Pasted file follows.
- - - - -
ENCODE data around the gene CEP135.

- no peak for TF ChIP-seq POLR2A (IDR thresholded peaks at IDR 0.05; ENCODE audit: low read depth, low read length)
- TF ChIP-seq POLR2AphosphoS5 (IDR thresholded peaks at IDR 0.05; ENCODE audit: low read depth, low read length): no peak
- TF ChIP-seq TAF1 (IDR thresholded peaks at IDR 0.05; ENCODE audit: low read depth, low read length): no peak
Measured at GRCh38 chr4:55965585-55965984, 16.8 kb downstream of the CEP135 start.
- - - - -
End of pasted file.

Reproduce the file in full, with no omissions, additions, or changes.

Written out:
ENCODE data around the gene CEP135.

- no peak for TF ChIP-seq POLR2A (IDR thresholded peaks at IDR 0.05; ENCODE audit: low read depth, low read length)
- TF ChIP-seq POLR2AphosphoS5 (IDR thresholded peaks at IDR 0.05; ENCODE audit: low read depth, low read length): no peak
- TF ChIP-seq TAF1 (IDR thresholded peaks at IDR 0.05; ENCODE audit: low read depth, low read length): no peak
Measured at GRCh38 chr4:55965585-55965984, 16.8 kb downstream of the CEP135 start.